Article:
Hello one and all. I know this is the time of year you look forward to. When I post my Top Ten of the year and you get to tell me how wrong I am immediately, or wait a couple months to catch a film or two on DVD and then tell me I’m wrong.

This year I managed a grand total of 259 new films into my personal catalogue of “Movies I’ve Watched” and 122 of those were released theatrically in 2011 within the United States (which I generally use as my benchmark for when a movie is released oddly).

In 2011 I’ve had a lot of things happen to me. I quit my first job post graduation, and started my first job that actually has me working within my field of software and web development. I had to say goodbye to my family and friends (no their not dead) and I’ve moved to Trinidad & Tobago from Jamaica for this new job, and while I enjoy it all I do know deep down that it’s still an adjustment and I’m still getting used to being alone for most of my day.

So to say that managing this blog has become exponentially more difficult in recent months would be an understatement. However, I still do it because I love it, you and the films that I end up discussing.

That’s enough of that wishy-washy madness; let’s get on with the show.

As always, while I do use the USA as my benchmark for when a film is released, and since I do not actually reside within America I must list the list of films that you may be wondering why they aren’t mentioned in my list that I sadly haven’t had the chance to as of yet: Take Shelter, Margaret, The Skin I Live In, Martha Marcy May Marlene, The Rum Diary (I still hold out hope), Hugo, The Artist, A Dangerous Method, My Week With Marilyn, A Separation, Shame, Tinker Tailor Soldier Spy, Young Adult, Carnage, War Horse, The Girl With the Dragon Tattoo and We Need to Talk About Kevin. It’s a slightly long list but I blame the studios for releasing so many films that would be up for consideration so late in the year.

20. Hanna (dir. Joe Wright)

Joe Wright is a filmmaker who I adore because no matter how boring the plot of his films may get from time to time (I say that even though he’s only done a handful of films so far) they’re always gorgeous to look at. He’s able to make the most boring of scenery look spectacular with a certain use of lighting that not many filmmakers today know.

This film however remains a favourite of mine with how it melded storytelling and action together so well and the soundtrack helped a lot in the end for winning me over.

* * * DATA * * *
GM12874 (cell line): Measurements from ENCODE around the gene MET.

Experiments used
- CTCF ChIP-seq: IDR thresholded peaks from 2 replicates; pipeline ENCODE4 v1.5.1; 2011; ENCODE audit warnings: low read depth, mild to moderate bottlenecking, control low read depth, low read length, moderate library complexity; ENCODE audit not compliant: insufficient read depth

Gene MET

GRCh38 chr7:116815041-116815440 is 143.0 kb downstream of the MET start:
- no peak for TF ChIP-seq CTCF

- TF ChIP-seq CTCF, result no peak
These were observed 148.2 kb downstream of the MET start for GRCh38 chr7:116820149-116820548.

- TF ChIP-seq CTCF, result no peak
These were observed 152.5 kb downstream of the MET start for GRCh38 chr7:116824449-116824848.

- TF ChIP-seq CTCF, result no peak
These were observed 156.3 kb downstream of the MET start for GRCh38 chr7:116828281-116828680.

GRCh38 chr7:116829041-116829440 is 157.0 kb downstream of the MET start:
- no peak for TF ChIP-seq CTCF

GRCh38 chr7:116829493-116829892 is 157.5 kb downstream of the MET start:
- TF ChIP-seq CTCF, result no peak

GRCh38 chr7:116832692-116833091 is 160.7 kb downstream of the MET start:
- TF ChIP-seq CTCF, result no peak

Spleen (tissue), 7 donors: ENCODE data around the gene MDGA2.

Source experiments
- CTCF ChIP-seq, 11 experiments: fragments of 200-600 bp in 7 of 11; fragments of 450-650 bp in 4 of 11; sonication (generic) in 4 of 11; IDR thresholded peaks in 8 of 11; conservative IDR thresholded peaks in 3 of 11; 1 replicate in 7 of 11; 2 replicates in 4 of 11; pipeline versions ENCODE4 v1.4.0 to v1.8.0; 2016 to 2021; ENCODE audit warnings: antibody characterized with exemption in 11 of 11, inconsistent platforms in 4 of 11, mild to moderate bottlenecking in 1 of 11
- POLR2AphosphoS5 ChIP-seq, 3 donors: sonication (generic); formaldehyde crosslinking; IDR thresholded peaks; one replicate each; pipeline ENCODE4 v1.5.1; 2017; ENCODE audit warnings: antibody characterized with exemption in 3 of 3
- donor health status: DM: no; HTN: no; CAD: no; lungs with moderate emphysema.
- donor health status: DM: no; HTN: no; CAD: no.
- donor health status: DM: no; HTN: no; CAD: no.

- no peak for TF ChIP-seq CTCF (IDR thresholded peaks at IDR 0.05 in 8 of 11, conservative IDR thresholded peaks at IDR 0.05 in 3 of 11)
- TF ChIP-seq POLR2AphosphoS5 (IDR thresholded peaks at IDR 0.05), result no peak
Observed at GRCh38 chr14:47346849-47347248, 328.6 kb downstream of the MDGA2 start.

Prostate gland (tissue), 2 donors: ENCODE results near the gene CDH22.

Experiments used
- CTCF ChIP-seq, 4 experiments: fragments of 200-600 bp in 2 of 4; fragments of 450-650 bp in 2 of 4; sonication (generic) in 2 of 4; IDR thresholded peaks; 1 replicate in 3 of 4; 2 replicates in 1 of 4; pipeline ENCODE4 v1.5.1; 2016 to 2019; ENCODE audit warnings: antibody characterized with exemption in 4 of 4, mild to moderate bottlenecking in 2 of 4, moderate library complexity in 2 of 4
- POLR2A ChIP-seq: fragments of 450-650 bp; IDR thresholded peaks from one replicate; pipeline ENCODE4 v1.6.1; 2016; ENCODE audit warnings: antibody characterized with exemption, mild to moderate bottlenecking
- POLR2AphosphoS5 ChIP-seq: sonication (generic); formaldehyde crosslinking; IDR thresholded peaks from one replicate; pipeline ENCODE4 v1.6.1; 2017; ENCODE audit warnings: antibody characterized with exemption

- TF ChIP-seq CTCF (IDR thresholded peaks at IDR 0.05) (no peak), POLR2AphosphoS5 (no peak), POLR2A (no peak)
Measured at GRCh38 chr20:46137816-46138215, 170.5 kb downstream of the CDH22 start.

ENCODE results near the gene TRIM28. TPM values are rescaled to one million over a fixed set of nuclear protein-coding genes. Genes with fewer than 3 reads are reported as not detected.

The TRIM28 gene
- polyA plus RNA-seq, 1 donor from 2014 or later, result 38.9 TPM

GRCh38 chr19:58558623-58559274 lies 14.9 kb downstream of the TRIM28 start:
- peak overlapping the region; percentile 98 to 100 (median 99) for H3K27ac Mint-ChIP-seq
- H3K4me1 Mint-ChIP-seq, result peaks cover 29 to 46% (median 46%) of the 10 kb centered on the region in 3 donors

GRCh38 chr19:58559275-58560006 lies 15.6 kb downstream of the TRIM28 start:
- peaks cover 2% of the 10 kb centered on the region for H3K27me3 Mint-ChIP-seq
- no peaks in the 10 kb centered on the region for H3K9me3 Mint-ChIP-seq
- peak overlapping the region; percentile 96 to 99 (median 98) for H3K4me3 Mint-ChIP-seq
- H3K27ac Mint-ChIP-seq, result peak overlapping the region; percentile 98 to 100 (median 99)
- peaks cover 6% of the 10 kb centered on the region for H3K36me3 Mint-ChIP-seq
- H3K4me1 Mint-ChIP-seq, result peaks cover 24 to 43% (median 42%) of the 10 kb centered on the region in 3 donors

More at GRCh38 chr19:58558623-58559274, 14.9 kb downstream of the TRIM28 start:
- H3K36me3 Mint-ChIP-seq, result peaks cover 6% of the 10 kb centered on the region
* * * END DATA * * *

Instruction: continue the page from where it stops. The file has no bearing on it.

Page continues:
19. Warrior (dir. Gavin O’Connor)

I dubbed this film as an average underdog sports story, which had brutally amazing fight scenes and top of the line acting quality. That hasn’t changed, just like having all those things hasn’t changed the movie from being pretty great. While there’re a lot of other films (as is easily understood from how low the film is on this list) better than this it is a film worth remembering from this year going forward.

18. The Ides of March (dir. George Clooney)

I love the noir political thriller that this movie is. Maybe “noir” is a stretch, but dammit it’s my list and I’ll say what I want.

Gosling has had one hell of a year and to top it all off with this great tale of how a newcomer to the world of politics quickly becomes disillusioned and eventually starts to play by their rules is kind of great. Add points for having sexy Evan Rachel Wood in the movie, and Phillip Seymour Hoffman is a standard addition to any movie.

17. Super (dir. James Gunn)

Parody and satire are two forms of comedy which when used together simultaneously almost never play well with each other. James Gunn’s Super, a crazy look at the world of a broken man who takes on being a real life superhero after losing his wife to a drug dealer is the example that disproves the rule of satire and parody.

16. Midnight in Paris (dir. Woody Allen)

We are always nostalgic. We always look to our past as a better time and find reason to criticize the present and be pessimistic of the future that lays ahead and this a movie that takes all of those thoughts and wraps it up into the world of a frustrated writer in Paris trying to figure out his life and his novel that he just can’t seem to believe in just yet.

Owen Wilson is never my first choice for any character in a film, but somehow he proves that since Allen stopped starring in his own roles in films he’s the best Woody Allen substitute neurotic and excited character and that’s what makes this movie so magically wonderful.

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